San Mateo Union High Sch. Dist. v. Cnty. of San Mateo, A134543

CourtCalifornia Court of Appeals
Writing for the CourtDondero
Docket NumberA134543
PartiesSAN MATEO UNION HIGH SCHOOL DISTRICT et al., Plaintiffs and Appellants, v. COUNTY OF SAN MATEO et al., Defendants and Respondents.
Decision Date31 January 2013

SAN MATEO UNION HIGH SCHOOL DISTRICT et al., Plaintiffs and Appellants,
COUNTY OF SAN MATEO et al., Defendants and Respondents.



Filed: January 31, 2013


(San Francisco County Super. Ct. No. CGC-11-506958)

This appeal has been taken from the trial court's ruling that sustained defendants' demurrer to all the causes of action of plaintiffs' complaint and dismissed the action. We find that plaintiffs cannot properly state a cause of action for breach of contract, and defendants have public entity immunity from the remaining noncontractual causes of action. We therefore affirm the judgment.


Plaintiffs in the present action are school districts that invested money in the San Mateo Pooled Investment Fund (the Pool), managed and operated by defendants San Mateo County (the County) and former County Treasurer Lee Buffington. A portion of the Pool was invested by defendants in nine notes issued by Lehman Brothers Holdings, Inc. (Lehman). When Lehman declared bankruptcy in September of 2008, the Pool lost approximately $155 million, plaintiffs' share of which was approximately $20 million.

After plaintiffs and defendants engaged in unsuccessful settlement discussions, and defendants rejected plaintiffs' formal written notice of tort claim (Gov. Code, §§ 905,

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945.4),1 plaintiffs filed a complaint against defendants on January 4, 2011. Defendants' demurrer to the complaint was sustained with leave to amend.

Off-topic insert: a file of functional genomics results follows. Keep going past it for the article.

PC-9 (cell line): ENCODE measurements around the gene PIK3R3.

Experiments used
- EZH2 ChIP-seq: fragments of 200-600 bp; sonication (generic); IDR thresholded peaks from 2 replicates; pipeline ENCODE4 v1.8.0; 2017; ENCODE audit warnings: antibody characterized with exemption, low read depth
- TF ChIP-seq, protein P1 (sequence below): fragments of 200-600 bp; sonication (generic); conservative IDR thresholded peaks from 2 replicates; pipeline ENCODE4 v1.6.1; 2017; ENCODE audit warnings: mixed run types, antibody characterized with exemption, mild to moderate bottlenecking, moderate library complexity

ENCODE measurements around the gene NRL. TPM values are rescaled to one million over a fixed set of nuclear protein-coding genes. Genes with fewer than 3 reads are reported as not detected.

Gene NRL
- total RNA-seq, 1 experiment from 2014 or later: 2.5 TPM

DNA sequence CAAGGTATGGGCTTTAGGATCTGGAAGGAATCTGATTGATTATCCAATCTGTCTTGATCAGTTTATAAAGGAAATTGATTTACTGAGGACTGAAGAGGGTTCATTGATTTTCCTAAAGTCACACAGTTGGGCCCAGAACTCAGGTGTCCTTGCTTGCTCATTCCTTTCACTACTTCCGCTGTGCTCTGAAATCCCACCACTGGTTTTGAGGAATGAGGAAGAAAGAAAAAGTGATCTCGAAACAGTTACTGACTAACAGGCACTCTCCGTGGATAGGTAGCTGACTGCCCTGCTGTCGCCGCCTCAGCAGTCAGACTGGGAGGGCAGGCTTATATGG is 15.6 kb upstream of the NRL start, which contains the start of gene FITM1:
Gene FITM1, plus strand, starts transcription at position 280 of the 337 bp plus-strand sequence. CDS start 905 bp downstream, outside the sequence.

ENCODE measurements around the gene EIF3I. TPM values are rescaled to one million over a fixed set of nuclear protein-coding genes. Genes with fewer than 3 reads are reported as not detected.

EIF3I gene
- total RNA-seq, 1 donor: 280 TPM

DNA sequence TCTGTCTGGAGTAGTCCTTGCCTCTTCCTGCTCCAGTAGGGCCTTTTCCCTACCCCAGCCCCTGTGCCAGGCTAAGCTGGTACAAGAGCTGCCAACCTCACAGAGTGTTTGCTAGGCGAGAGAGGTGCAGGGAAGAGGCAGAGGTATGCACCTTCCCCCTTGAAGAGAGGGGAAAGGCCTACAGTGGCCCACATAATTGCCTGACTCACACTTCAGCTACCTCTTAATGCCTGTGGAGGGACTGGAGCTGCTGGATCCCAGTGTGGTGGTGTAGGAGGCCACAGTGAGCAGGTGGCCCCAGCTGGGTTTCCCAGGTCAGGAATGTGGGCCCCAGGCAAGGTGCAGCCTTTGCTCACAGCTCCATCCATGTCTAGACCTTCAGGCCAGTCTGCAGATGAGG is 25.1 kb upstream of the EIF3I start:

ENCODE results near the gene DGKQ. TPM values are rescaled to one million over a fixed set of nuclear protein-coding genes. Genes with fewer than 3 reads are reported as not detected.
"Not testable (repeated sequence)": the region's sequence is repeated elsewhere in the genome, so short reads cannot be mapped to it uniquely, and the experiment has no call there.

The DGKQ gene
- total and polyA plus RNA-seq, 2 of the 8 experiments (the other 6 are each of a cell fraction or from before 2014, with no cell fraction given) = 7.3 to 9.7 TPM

Plaintiffs subsequently filed the pleading at issue here, the first amended complaint (the complaint), which included causes of action for breach of contract, statutory violations of the prudent investor standards (§§ 27000.3, 53600.3), violations of the statutory maximum securities maturity limits (§ 53601), and violations of the County's investment policies. Defendants again demurred to the complaint on grounds that plaintiffs failed to timely file a tort claim, immunity from liability for alleged statutory violations, and failure to properly allege a cause of action for breach of contract. Following a hearing the trial court sustained the demurrer without leave to amend. The court found that plaintiffs "failed to plead a cause of action for breach of contract," and defendants were "immune from liability pursuant to Government Code sections 815 and 820.2."2 This appeal followed entry of judgment in favor of defendants.


Plaintiffs argue that the trial court erred by sustaining defendants' demurrer without leave to amend. They claim that the County and Buffington are not immune from liability for violations of the mandatory prudent investor standard or the statutory "maturity limits" requirements. Plaintiffs also assert that they have properly pled a cause of action for breach of contract.